The Shelf Is Half Full

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Archive for the category “Superstar Spotlight”

Superstar Spotlight – “The Macho Man” Randy Savage

Professional wrestling is a larger than life world, and that means that in order to be successful as a professional wrestler, a performer has to bring something special to the table. Very few performers in history brought “something special” as much as the man I am spotlighting today. He was a great athlete with a keen eye for storytelling, and he also had a unique charisma that allowed him to pull off the most insane costumes any wrestler has put on. The gravelly tones of his voice are so iconic that even non-wrestling fans in the 1980’s would probably be able to recognize an imitation. He was born Randy Poffo, but the world would come to know him as…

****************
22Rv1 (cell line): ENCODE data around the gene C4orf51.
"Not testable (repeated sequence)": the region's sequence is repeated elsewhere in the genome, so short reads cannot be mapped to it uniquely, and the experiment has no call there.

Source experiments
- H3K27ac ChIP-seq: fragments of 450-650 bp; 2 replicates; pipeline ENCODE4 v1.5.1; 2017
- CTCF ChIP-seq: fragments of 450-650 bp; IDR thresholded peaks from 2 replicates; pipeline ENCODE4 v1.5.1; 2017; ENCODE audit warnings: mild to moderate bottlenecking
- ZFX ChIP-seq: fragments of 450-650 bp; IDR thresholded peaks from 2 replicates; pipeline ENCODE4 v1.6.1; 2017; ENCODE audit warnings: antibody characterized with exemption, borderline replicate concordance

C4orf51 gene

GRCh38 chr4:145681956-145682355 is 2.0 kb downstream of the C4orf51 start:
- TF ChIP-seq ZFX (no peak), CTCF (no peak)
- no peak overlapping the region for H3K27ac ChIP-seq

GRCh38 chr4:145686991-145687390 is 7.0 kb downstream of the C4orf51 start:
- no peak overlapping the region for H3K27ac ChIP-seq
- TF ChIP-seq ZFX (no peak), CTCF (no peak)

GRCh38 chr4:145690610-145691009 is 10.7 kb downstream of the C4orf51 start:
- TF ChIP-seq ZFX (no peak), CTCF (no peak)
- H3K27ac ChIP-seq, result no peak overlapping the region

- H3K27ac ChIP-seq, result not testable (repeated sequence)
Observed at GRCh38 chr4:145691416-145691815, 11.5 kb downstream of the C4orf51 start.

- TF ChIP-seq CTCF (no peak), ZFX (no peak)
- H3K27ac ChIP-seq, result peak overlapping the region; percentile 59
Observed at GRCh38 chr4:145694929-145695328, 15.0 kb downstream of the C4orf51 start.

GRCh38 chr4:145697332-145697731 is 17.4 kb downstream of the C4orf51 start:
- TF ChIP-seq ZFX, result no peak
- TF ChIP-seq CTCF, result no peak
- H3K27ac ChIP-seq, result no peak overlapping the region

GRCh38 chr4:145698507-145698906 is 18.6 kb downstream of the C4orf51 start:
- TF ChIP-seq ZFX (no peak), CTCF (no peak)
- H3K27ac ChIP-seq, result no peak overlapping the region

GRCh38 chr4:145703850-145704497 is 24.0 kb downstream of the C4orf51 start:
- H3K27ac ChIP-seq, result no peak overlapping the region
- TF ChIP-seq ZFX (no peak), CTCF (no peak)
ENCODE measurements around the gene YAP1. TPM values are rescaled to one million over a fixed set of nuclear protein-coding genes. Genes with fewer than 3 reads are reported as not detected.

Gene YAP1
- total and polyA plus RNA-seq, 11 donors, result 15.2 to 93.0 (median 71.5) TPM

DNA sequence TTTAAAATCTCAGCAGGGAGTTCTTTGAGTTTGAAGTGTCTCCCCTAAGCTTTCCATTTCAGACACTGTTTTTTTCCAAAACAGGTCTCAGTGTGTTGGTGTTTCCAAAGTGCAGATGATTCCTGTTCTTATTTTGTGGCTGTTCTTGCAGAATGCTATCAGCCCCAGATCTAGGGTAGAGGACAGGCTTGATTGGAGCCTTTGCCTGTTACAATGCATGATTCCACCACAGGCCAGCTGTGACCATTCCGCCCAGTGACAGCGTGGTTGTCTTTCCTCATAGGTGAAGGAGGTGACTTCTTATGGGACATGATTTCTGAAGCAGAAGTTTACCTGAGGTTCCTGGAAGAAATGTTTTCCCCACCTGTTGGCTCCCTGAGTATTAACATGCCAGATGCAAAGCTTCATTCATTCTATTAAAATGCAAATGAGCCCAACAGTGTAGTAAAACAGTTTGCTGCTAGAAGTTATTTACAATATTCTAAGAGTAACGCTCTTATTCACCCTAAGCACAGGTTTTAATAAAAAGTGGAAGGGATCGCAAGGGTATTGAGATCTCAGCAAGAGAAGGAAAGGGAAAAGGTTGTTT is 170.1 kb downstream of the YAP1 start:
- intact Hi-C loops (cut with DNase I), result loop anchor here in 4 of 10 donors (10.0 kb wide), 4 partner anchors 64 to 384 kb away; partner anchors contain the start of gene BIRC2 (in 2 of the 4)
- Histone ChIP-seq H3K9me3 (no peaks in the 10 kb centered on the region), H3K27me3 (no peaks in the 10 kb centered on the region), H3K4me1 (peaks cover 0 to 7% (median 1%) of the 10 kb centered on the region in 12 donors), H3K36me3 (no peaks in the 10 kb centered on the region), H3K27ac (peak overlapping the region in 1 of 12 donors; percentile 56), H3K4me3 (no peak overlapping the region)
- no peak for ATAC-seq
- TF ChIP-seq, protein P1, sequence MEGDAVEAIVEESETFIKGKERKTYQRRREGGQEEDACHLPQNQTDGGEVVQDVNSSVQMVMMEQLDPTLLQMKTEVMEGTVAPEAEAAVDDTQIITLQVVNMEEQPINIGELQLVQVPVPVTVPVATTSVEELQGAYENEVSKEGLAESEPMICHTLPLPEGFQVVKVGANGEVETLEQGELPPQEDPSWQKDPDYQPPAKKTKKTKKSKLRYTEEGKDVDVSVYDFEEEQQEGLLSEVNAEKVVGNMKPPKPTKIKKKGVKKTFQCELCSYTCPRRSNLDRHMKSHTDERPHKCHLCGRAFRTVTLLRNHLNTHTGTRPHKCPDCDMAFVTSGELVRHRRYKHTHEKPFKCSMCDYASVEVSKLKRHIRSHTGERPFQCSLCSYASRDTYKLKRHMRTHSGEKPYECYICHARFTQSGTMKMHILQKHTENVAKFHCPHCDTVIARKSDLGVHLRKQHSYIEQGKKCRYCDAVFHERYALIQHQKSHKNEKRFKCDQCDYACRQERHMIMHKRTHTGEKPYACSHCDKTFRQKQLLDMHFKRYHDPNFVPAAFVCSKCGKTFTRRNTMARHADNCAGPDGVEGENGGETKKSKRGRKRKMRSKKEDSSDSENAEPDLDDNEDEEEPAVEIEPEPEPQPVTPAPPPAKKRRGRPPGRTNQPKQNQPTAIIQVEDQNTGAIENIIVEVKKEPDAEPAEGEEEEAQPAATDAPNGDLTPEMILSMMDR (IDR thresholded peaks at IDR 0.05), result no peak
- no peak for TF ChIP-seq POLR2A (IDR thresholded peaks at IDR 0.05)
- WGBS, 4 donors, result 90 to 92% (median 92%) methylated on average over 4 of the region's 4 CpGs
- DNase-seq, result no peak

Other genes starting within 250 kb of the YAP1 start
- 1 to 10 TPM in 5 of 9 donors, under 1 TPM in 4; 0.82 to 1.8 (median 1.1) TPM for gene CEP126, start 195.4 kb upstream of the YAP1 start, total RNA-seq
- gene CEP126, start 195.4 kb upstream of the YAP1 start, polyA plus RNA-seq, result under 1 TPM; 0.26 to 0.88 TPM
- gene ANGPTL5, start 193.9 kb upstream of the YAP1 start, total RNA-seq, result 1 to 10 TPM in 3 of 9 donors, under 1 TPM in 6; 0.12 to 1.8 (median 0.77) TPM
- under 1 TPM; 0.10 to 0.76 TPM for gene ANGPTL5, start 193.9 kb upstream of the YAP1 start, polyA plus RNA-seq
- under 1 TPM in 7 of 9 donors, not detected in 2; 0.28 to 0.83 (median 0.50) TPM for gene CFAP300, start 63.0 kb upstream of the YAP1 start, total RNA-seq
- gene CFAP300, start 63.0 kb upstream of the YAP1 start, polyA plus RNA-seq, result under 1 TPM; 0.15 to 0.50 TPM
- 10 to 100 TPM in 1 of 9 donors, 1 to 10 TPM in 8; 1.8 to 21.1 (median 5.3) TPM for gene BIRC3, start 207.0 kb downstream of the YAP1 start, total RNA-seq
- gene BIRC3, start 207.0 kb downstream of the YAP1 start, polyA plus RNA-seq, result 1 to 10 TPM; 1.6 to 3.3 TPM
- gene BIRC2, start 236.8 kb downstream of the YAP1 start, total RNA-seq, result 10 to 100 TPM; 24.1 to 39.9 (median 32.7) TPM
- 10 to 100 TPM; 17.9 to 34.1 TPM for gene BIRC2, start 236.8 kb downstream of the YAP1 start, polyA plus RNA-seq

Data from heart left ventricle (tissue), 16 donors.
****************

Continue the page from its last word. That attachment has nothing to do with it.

Macho Man

Randy “Macho Man” Savage

Randy Poffo was the son of professional wrestler Angelo Poffo, but his first career choice was professional baseball. Though he made it as far as the developmental programs for the St. Louis Cardinals, Cincinnati Reds and Chicago White Sox, an injury ended that career before he could make it to the big leagues. Which was a great thing for wrestling fans, because Savage wasted little time dedicating his life to the art of professional wrestling. He changed his in-ring name at the suggestion of Ole Anderson, who told him that he “wrestled like a savage.”